Seeking direction in the coronavirus pandemic, isolated amidst escalating anxieties, increased vulnerability to a virus crossing borders brought a vulnerability our infrastructures seemed more than ever to be unable to sustain. The danger of introspection was tempered by alarm, as a shock at the unaccustomed sense of the evanescence made far less remote stories of plagues, as we turned to their pasts to process the new normal of pandemic life. If I had tried to gain a moral compass in relation to the increasing deaths that were evident, say, in the creation of the largest mass grave in Hart’s Island in New York City, the site of burial of unclaimed bodies of those kin or without family relations. As the oldest site for the burial of the unclaimed and poor for over a century was opened again as a resting place for the unclaimed victims of COVID-19, the reopened cemetary legally owned by New York States’s Prisons, was emblematic of the loss of life and deep wound that the pandemic placed in the city where I grew up.
The mass grave in this new Potter’s Field was emblematic of the early modern nature of our collective confrontation with mortality and disease, in those days when the principles of infection or possibility of vaccination was remote. A sign of the utter failure of community, or of communal practices being stretched to the breaking point, and unprecedented stress placed on our system of public health, the sense of a need for finding home and community and the face=to-face–all those targets of Weberianism–emerged at full force. In contrast, the names on the ground each morning or late afternoon walks were not only a way of marking space, but ordering time. I was reading the names of these pavers, strikes were long left on Berkeley’s sidewalks, were tabulated as part of its distinctive built landscape, as points of contact less overwhelming, as small drops of mortality, as it were, less overpowering and more measured, if as intense, that tied me to a world before. the so-called Spanish Flu, and to the work lives of a measured past as a way of restoring a face-to-face community I was without. If the sidewalk became a sort of re-enchantment of space, it was a form of mapping, or remapping, by reading old traces stamped in concrete, spatially sorted out as traces of the city past in very human signage of the earlier century.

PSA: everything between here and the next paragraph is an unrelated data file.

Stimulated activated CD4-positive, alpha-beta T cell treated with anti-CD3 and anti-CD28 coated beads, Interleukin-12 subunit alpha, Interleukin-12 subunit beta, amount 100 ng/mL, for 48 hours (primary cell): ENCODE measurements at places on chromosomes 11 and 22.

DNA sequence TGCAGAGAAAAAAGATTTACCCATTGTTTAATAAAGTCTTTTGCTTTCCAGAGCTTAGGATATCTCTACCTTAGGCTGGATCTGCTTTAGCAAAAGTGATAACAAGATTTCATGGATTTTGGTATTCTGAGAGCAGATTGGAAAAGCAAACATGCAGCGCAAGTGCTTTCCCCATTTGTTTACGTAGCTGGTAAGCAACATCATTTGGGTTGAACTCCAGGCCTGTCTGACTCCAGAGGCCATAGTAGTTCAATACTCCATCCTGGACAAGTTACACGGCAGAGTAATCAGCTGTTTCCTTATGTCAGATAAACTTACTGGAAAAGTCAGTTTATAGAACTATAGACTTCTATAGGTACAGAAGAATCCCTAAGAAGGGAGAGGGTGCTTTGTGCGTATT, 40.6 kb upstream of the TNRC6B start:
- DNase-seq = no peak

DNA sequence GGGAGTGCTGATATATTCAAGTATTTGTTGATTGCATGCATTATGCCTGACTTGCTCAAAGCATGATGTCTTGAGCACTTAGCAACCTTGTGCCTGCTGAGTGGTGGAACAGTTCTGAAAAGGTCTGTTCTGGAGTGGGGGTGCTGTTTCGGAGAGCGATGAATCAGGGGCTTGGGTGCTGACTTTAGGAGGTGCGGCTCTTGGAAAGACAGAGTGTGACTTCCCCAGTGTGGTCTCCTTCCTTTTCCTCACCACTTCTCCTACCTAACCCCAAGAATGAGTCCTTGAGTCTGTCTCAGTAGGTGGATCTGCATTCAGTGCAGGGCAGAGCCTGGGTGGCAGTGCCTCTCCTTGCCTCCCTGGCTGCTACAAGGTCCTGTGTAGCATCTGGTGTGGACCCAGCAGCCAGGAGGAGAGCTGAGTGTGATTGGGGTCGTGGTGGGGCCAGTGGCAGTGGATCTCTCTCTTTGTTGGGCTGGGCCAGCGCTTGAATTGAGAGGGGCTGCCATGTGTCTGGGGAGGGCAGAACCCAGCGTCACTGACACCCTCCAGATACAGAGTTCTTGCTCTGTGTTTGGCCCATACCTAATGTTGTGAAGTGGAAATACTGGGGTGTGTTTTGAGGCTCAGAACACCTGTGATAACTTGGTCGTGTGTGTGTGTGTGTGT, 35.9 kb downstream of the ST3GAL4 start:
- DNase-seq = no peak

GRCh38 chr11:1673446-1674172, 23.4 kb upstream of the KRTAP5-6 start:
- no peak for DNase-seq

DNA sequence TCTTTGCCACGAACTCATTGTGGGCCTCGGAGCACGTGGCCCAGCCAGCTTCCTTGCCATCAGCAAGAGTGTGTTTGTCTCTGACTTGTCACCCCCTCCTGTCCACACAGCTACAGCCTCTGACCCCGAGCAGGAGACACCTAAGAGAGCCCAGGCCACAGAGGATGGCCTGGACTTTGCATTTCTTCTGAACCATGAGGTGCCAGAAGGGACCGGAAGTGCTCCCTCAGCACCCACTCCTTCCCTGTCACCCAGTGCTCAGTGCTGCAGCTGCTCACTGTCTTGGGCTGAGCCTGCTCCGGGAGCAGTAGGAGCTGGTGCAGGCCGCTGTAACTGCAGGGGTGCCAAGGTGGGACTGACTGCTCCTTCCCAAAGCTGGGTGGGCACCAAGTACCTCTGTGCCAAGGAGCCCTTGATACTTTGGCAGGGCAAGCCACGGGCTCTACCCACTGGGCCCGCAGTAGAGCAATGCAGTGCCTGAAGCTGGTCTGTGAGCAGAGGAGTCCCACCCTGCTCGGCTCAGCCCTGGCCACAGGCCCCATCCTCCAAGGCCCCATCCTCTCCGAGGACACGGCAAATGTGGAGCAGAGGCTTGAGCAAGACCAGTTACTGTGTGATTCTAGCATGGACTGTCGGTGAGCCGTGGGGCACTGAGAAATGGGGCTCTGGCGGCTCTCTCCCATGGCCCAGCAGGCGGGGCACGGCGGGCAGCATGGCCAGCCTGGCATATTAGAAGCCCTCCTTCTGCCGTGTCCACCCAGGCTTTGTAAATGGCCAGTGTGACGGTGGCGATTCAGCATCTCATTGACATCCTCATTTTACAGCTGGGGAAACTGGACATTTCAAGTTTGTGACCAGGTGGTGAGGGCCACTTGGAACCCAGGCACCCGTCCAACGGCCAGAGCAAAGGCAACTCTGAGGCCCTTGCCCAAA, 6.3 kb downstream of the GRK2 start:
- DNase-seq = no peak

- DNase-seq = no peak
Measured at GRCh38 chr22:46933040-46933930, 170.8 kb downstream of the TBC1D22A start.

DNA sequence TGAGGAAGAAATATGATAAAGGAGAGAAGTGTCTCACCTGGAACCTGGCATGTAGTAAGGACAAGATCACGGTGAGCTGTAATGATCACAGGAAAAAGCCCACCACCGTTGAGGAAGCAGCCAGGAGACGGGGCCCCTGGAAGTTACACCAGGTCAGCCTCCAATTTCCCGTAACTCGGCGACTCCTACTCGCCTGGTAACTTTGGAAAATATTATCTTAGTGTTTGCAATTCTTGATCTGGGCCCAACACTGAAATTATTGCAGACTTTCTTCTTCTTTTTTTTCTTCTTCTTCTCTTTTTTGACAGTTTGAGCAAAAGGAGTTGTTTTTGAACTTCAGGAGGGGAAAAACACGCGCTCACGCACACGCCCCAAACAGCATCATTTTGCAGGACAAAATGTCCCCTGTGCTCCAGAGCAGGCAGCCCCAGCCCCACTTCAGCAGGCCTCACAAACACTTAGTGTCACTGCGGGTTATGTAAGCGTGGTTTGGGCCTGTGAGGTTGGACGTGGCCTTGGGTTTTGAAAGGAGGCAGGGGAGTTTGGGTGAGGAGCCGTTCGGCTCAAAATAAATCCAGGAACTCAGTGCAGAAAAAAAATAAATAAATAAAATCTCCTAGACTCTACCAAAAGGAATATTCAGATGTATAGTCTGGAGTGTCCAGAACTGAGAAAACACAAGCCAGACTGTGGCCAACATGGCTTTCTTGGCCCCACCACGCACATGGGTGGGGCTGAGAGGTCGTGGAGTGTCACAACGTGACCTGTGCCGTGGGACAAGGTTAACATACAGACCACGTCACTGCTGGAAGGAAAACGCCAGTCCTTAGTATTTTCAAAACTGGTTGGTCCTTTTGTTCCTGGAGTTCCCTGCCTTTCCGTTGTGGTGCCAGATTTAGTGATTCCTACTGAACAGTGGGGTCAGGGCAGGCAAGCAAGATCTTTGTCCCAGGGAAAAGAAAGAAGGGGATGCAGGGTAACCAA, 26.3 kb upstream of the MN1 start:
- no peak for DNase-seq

We could only stare, open-mouthed, at the visualizations aptly showing the ballooning infection and mortality rates by growing red splotches, akin to the blood coughed up by tubercular patients, along the map. All the while trying to grasp the scale of death and their rate of growth, we contemplated the possibility of ever “flattening the curve,” but were often even gawking as a passive spectator of dashboards of exponentially growing cases, like the first observer of a new mortality map. The effect was a bit disarming, like loosing our purchase or indeed stability or being, like historian of science Lorraine Daston put it, feeling one’s way in the dark like an early modern scientist, wondering if we had any purchase on how infections spread. The sense of place seemed to deepen, however, not only because we traveled less in California, where we tended to shelter in place, and even the ambient noise of car traffic fell, but we developed something like a new sense of place, perhaps as a reassurance given the insecurity of most maps of infection the news cycle seemed to blare.
As if remembering the intentionality of a “need to walk,” to explore the areas where we live,” imagining a destination we were approaching, even if we did so without having anything so precise or fixed in mind, we seemed to disengage from the GPS in healthy ways while traveling more on foot. Rebeccas Solnit once remarked how a sense of place serves as a “sixth sense,” describing the need to cultivate “an internal compass and map made by memory and spatial perception together,” in Savage Dreams–an important book on the landscape wars in the American West that describes the relation to the landscape as a form of civil disobedience. The time-stamped sidewalk stamps I began to notice, read, and compare around Berkeley, CA were ruminated on as a way to gain compass on a pandemic by returning attention to an imagined if real local community. Walking in my neighborhood, I was remotely observing a flurry of activity of residential sidewalk paving–at a temporal remove was an act of cultivating that sixth sense of spatial perception, finding forgotten landscapes and a surprising sense of spaciousness.